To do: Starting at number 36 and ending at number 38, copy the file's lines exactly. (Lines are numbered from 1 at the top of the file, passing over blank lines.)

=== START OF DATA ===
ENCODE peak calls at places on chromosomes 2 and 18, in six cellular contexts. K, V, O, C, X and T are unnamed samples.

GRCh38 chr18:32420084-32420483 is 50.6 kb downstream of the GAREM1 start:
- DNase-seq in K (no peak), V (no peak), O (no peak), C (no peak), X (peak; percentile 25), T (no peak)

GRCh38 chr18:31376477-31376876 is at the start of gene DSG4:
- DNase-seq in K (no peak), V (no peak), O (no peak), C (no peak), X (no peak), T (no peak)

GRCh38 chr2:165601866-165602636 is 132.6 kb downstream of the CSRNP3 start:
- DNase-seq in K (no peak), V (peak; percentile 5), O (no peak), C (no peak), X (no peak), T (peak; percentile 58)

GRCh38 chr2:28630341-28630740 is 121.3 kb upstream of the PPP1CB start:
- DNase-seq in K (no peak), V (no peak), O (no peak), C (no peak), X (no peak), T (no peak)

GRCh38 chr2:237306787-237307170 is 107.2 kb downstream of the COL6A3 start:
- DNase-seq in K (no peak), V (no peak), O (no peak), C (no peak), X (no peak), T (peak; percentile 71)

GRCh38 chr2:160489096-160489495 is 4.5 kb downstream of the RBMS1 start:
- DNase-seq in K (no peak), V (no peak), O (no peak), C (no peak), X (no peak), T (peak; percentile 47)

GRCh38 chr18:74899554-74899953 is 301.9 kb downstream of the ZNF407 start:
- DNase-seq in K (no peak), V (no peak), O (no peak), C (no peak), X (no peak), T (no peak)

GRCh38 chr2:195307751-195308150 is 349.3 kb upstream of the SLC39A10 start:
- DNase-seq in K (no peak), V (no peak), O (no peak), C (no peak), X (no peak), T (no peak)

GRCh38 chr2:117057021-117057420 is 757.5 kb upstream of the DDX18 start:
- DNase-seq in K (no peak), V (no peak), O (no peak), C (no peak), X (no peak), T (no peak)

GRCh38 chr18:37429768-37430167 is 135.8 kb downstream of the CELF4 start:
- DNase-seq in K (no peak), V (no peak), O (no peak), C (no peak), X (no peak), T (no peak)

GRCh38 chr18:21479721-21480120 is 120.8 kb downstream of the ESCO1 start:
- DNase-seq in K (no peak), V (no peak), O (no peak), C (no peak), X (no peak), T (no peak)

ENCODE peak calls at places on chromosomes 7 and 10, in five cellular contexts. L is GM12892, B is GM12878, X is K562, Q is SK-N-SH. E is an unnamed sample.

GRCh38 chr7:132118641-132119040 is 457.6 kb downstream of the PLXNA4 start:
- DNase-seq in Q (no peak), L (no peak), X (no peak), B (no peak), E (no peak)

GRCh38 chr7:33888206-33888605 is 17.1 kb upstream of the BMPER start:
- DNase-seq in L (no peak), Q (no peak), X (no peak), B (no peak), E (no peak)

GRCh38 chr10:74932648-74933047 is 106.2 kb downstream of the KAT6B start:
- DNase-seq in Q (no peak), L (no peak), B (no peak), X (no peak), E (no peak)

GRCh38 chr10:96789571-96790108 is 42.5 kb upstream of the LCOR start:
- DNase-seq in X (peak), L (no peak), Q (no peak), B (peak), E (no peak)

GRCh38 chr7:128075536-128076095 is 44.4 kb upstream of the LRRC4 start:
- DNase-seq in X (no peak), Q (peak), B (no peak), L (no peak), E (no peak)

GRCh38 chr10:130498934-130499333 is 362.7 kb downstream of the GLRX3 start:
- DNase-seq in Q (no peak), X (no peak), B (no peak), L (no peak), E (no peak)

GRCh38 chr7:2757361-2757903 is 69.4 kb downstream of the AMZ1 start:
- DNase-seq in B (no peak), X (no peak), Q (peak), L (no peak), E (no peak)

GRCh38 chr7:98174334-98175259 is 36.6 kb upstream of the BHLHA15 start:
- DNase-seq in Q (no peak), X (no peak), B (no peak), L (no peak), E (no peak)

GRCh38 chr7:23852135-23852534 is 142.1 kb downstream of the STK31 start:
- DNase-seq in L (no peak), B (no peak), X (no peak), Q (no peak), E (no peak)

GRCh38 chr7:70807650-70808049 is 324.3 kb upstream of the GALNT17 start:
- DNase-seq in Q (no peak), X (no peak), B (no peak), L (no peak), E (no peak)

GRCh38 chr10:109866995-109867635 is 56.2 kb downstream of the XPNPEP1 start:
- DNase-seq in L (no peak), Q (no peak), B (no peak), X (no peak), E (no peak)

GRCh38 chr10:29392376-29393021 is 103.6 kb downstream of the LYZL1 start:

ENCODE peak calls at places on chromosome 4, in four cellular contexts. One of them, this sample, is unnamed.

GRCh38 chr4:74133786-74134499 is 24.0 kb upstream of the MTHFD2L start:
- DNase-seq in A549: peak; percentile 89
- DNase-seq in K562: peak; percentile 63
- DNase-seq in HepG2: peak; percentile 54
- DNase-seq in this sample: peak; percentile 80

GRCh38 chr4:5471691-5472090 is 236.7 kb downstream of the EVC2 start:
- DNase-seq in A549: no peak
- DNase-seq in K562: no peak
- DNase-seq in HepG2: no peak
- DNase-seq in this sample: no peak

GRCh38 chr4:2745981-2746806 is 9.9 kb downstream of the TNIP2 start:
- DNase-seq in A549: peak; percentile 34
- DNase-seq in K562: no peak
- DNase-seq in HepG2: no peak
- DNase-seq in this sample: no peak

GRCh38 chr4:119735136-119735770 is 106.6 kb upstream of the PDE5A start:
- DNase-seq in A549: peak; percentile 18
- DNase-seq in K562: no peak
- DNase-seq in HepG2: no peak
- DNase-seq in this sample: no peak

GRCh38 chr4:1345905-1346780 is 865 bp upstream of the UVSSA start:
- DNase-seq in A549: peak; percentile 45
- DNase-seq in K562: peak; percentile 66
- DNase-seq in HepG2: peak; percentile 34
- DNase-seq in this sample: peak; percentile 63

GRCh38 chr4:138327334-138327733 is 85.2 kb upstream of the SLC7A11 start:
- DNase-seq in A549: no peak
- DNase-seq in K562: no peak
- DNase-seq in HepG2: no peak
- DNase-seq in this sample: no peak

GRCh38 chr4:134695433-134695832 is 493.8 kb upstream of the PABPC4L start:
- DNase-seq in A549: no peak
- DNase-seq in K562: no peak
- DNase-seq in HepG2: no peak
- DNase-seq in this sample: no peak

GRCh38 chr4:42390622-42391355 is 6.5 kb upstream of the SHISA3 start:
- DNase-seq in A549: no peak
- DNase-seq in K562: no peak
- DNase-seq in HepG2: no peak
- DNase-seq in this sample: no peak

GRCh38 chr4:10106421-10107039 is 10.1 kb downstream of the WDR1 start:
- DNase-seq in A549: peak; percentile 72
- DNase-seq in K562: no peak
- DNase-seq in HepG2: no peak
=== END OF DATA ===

- DNase-seq in Q (no peak), X (no peak), B (no peak), L (no peak), E (no peak)

GRCh38 chr7:2757361-2757903 is 69.4 kb downstream of the AMZ1 start:
- DNase-seq in B (no peak), X (no peak), Q (peak), L (no peak), E (no peak)